"One Second After" is an apocalyptic science fiction book that has a
couple serious flaws but tells a pretty decent story anyway. The
premise is that several nuclear weapons go off---one far above the
United States, two elsewhere. As a result of the EMP, the power goes
out and all electronics from cell phones to digital watches are
ruined. John Matherson, a professor and retired colonel, must do what
he can to help his family and the small North Carolina town they live
in to survive until aid arrives.
The storyline works reasonably well. Since the characters are just
normal folks, most people take a bit to catch on to the idea that an
EMP is the cause of their troubles, and it takes even longer for the
community to get organized and start doing something about it. Their
solutions are interesting and sometimes heartbreaking, and it is the
tale of a town in crisis that really captured my attention.
For me, at least, the book would have been greatly improved if I'd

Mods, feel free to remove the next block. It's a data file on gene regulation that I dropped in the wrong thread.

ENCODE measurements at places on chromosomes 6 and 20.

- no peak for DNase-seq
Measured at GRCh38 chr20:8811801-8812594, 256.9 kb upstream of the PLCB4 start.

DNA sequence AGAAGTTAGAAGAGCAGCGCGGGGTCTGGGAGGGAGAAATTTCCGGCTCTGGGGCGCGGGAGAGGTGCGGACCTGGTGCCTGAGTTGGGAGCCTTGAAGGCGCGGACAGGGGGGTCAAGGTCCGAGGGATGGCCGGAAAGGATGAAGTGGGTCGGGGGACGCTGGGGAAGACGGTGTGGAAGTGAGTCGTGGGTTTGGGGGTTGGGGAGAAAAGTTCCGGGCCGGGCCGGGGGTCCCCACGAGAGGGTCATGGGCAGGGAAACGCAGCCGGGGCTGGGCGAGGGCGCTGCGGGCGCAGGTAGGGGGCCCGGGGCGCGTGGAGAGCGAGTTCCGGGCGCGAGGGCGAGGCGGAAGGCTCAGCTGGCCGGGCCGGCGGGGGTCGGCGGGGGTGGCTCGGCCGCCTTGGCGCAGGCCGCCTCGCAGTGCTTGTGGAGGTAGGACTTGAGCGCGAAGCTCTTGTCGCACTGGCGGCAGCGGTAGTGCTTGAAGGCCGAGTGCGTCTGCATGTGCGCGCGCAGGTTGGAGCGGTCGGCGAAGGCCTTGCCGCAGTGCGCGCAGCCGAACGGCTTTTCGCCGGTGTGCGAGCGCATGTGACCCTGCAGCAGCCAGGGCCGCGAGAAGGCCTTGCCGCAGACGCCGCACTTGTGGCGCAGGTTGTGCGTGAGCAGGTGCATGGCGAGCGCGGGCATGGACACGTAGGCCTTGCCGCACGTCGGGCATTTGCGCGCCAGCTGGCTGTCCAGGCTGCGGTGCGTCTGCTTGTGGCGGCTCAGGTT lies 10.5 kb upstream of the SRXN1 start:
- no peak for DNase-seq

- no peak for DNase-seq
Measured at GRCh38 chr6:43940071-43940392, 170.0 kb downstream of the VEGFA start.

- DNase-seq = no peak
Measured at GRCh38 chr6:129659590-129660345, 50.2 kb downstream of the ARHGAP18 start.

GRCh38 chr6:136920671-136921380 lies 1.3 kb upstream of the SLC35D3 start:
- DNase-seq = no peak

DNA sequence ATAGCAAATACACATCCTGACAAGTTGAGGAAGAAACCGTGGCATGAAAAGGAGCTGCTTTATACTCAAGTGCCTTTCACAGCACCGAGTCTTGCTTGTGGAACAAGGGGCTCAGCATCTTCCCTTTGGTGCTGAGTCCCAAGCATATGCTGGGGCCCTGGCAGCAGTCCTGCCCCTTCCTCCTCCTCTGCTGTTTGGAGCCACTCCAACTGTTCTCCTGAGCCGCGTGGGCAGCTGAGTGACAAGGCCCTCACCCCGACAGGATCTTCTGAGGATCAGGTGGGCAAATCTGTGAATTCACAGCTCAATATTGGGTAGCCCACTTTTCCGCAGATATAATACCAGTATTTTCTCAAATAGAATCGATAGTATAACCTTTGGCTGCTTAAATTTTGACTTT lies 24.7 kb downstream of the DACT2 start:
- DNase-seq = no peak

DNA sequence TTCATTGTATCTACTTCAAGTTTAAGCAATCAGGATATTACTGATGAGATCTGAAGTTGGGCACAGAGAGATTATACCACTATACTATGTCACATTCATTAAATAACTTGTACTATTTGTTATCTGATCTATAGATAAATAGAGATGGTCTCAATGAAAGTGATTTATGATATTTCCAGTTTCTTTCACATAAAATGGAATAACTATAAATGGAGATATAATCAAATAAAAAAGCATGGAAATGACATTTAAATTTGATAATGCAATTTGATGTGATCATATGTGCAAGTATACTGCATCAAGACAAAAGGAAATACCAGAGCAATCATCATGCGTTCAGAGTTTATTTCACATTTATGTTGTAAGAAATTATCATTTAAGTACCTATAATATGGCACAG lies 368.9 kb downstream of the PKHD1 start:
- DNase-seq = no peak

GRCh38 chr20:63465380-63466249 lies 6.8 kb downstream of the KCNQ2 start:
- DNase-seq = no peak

been able to root for the protagonist. Many novels feature
protagonists who are clever, capable, and decent. Unfortunately,
Matherson comes off as the sort of self-important asshat who an
emergency government might occasionally consult but who would be
avoided otherwise. One of his first actions, post EMP strike, is to
refuse to tell the mayor anything unless she lets him smoke in her
office, and he doesn't improve from there.
In all fairness, Forstchen wasn't aiming to write a Heinleinesque
story where the bad guys are defeated by good, smart, competent
people. This is a work of disaster fiction, and as such it is
reasonable that the main character not be the sort of virtuous
natural-born leader we'd all wish for in such unfortunate
circumstances. That doesn't stop me from wanting to strangle the
protagonist, and there were several times when I had to stop reading
for a while because the sheer concentration of arrogance astounded me.
(Matherson: "Ah, you are male. Clearly you should handle the gun,
even though you are a complete unknown to me, and my daughters have
both had firearms safety training." Actual situation, though the
dialogue is fictitious.)
Ultimately, the book had an unusual premise and a more than adequate
follow-through. As disaster fiction goes, it does a better than
average job of depicting Typical Small Town's reaction to a major
emergency. But if you want to read apocalyptic fiction with
characters you can root for, try "Lucifer's Hammer" or "World War Z"
or "Alas, Babylon" or "The Stand" or "Dies the Fire" instead.